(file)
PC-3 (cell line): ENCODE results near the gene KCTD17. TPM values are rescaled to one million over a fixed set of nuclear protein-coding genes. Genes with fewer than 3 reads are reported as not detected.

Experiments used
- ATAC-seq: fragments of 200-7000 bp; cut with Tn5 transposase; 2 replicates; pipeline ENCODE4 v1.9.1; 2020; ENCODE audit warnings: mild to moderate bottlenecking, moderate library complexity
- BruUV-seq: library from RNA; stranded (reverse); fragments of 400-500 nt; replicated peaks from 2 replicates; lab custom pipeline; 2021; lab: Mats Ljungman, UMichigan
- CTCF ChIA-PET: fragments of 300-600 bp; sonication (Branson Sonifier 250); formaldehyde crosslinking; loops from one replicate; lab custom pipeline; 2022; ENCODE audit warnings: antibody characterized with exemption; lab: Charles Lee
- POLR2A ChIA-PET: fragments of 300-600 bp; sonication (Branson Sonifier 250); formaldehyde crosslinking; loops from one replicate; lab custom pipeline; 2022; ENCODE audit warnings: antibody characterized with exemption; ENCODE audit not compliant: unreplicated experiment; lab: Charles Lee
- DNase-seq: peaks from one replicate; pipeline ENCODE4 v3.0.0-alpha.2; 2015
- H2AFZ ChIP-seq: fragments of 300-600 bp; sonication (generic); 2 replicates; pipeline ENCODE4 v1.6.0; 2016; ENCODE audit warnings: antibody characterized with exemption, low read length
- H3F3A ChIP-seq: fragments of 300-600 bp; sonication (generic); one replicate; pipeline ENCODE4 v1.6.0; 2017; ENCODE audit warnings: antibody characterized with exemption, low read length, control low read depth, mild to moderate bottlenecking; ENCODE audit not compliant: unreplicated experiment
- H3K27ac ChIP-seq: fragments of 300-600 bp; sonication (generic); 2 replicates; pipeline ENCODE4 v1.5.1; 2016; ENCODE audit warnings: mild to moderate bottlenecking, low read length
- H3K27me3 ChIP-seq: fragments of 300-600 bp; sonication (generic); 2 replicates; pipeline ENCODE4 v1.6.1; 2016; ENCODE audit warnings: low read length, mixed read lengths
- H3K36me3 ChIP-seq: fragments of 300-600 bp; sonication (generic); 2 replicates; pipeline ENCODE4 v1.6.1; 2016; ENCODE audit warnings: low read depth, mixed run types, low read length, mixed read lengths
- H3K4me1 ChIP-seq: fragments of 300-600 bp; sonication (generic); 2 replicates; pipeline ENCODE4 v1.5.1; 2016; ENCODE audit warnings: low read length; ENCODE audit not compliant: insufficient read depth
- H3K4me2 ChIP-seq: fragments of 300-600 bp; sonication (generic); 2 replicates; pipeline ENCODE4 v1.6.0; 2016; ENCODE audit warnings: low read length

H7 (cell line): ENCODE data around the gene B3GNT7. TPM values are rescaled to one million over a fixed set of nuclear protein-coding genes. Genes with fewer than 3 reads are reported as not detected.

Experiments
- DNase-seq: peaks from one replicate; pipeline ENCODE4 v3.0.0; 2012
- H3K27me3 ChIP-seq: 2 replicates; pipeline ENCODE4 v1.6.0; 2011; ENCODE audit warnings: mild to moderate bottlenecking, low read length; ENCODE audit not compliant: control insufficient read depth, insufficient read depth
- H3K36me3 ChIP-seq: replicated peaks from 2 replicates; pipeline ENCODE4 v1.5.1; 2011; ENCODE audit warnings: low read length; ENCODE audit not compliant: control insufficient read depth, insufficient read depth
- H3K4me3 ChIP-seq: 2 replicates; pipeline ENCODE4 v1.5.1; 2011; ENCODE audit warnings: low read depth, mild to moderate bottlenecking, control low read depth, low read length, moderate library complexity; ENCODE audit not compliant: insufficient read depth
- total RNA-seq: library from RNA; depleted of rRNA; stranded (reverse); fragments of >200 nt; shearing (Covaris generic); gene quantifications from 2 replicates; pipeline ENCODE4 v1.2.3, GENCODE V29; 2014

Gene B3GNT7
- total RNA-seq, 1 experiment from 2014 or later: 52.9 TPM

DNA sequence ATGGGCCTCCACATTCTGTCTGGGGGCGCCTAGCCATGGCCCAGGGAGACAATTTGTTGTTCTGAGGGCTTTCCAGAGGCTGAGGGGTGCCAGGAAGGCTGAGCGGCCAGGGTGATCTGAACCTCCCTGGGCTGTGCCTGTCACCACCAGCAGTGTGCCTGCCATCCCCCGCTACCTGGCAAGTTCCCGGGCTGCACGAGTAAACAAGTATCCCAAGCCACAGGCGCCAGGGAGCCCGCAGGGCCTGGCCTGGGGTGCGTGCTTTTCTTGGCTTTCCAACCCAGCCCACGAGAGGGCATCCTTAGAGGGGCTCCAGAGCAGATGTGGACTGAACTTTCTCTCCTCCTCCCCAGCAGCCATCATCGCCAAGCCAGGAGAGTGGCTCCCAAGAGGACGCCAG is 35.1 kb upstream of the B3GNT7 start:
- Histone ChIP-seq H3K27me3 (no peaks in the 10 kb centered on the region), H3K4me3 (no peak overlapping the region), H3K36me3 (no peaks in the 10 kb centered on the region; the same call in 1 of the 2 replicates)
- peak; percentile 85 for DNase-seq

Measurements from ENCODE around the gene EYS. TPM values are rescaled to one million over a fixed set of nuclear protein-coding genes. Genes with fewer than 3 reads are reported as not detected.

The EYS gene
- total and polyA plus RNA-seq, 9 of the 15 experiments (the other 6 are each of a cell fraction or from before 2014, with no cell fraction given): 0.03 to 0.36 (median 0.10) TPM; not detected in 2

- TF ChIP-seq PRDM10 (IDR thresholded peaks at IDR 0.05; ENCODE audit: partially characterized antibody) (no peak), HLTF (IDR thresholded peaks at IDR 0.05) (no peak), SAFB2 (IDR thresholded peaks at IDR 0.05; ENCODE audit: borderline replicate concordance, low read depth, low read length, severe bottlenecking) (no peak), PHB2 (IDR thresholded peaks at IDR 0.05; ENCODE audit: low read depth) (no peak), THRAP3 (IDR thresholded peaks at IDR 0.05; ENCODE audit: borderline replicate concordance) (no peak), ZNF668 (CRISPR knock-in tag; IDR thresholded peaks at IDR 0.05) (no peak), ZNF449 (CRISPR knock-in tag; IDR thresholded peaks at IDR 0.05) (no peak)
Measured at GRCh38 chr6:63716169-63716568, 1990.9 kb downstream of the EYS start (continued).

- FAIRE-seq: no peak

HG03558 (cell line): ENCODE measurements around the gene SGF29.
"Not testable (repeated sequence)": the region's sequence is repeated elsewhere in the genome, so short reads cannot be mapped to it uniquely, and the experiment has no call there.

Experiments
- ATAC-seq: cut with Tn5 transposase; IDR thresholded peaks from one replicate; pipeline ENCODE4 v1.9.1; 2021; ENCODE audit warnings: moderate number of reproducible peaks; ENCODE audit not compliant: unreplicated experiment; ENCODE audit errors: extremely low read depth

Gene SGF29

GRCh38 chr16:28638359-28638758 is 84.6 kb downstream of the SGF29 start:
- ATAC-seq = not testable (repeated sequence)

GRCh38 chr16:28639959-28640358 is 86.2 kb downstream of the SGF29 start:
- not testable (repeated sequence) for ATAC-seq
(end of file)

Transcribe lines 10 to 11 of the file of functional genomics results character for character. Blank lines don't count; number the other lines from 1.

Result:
- H3K27ac ChIP-seq: fragments of 300-600 bp; sonication (generic); 2 replicates; pipeline ENCODE4 v1.5.1; 2016; ENCODE audit warnings: mild to moderate bottlenecking, low read length
- H3K27me3 ChIP-seq: fragments of 300-600 bp; sonication (generic); 2 replicates; pipeline ENCODE4 v1.6.1; 2016; ENCODE audit warnings: low read length, mixed read lengths